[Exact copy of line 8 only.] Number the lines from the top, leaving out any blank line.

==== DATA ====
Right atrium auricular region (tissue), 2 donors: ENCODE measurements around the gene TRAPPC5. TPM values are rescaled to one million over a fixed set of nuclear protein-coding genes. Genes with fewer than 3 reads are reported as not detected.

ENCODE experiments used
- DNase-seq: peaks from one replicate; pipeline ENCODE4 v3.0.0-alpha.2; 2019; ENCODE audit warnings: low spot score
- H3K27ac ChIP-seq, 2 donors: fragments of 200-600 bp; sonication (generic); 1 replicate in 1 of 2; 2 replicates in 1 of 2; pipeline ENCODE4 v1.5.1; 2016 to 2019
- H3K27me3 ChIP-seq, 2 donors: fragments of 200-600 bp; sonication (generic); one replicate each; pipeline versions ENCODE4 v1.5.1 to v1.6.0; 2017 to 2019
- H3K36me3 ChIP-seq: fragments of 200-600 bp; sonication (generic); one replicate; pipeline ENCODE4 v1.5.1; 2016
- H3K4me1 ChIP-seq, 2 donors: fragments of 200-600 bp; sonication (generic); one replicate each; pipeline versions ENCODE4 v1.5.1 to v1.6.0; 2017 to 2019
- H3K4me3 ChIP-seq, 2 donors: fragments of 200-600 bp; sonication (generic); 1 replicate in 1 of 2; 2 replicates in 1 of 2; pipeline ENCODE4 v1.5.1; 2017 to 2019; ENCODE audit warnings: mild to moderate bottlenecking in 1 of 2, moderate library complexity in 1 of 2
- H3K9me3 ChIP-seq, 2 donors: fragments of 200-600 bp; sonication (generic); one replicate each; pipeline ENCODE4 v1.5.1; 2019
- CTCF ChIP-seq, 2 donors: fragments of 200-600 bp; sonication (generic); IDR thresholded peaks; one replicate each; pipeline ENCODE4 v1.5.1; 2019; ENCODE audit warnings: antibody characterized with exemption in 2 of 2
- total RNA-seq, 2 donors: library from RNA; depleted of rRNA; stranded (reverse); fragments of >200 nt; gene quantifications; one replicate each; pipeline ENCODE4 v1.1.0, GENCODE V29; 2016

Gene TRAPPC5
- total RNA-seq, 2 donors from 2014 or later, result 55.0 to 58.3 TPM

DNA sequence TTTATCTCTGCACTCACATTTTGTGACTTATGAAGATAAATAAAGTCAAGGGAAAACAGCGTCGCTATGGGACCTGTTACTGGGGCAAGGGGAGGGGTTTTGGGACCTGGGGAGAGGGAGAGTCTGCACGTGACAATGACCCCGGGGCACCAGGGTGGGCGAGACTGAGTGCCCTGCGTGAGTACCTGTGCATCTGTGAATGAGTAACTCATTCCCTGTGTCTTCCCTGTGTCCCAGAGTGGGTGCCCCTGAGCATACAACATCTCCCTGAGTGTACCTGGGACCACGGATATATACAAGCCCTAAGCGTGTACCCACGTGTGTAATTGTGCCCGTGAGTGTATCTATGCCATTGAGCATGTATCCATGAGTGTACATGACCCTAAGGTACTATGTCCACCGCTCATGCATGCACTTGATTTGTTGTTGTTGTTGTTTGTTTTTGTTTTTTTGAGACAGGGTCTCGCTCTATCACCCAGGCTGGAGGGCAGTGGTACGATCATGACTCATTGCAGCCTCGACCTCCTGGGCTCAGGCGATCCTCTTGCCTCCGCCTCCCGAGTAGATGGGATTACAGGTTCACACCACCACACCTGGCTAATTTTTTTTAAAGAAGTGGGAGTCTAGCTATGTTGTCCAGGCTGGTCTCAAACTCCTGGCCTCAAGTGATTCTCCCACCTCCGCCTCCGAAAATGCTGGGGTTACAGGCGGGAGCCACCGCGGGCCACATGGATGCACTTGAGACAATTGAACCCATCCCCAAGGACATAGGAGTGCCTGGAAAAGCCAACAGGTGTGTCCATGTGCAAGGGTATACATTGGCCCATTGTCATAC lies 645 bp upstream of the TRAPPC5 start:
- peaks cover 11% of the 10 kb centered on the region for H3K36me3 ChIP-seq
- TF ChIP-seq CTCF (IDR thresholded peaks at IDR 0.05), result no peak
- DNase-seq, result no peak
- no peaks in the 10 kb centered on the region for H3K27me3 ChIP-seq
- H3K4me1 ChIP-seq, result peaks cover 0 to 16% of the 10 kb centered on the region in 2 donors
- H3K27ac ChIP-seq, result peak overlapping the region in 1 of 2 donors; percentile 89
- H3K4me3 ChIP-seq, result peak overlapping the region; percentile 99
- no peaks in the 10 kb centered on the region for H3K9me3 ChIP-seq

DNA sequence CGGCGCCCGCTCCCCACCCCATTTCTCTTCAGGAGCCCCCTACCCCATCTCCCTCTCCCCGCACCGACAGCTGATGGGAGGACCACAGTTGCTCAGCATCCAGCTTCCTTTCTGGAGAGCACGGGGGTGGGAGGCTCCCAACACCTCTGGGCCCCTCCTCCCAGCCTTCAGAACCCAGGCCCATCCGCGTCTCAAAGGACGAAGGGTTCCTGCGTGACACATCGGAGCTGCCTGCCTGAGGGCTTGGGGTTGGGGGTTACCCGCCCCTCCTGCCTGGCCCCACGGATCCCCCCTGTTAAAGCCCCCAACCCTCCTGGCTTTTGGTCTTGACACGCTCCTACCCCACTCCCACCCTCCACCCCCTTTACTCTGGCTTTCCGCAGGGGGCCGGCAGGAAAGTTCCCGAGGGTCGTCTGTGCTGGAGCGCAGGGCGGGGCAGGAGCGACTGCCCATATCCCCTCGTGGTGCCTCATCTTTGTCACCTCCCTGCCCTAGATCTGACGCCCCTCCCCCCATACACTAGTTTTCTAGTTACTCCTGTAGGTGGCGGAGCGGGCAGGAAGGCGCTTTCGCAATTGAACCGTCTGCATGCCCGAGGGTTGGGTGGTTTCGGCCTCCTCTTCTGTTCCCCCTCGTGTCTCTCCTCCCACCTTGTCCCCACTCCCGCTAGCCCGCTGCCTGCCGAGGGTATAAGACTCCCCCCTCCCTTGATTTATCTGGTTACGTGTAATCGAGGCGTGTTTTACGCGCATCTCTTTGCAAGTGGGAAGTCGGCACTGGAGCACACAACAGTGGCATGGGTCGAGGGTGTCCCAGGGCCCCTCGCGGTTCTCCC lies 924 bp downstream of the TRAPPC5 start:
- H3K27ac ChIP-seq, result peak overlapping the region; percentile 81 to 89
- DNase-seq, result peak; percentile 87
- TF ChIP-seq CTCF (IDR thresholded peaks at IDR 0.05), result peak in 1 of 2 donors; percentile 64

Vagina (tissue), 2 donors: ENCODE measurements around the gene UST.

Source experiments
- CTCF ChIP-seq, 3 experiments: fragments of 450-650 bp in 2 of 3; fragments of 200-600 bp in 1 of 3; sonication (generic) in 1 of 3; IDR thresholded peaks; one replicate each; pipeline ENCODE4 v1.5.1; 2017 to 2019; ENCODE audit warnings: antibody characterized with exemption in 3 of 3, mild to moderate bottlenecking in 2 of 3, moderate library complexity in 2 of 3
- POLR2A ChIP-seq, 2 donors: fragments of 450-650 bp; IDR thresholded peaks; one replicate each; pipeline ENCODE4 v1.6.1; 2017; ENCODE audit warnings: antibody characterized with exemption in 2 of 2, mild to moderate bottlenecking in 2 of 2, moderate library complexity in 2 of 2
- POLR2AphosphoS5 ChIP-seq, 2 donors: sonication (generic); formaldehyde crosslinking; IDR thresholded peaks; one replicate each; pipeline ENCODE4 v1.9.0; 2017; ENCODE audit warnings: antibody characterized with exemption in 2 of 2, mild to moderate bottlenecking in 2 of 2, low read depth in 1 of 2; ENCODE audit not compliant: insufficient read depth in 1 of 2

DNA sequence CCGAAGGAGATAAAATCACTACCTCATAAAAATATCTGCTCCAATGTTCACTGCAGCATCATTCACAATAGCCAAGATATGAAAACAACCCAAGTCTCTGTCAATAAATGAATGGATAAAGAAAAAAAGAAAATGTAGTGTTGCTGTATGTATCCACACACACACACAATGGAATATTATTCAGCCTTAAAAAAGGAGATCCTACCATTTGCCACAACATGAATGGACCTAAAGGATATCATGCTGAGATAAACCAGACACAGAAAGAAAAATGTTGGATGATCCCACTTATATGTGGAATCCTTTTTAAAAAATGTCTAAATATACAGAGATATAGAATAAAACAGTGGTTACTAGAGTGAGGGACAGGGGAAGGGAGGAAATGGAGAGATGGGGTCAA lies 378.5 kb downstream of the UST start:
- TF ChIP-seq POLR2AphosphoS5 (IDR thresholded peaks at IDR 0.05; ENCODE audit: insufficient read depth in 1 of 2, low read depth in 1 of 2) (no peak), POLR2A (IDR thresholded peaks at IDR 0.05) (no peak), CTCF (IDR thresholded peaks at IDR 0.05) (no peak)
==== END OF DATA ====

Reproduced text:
- H3K4me3 ChIP-seq, 2 donors: fragments of 200-600 bp; sonication (generic); 1 replicate in 1 of 2; 2 replicates in 1 of 2; pipeline ENCODE4 v1.5.1; 2017 to 2019; ENCODE audit warnings: mild to moderate bottlenecking in 1 of 2, moderate library complexity in 1 of 2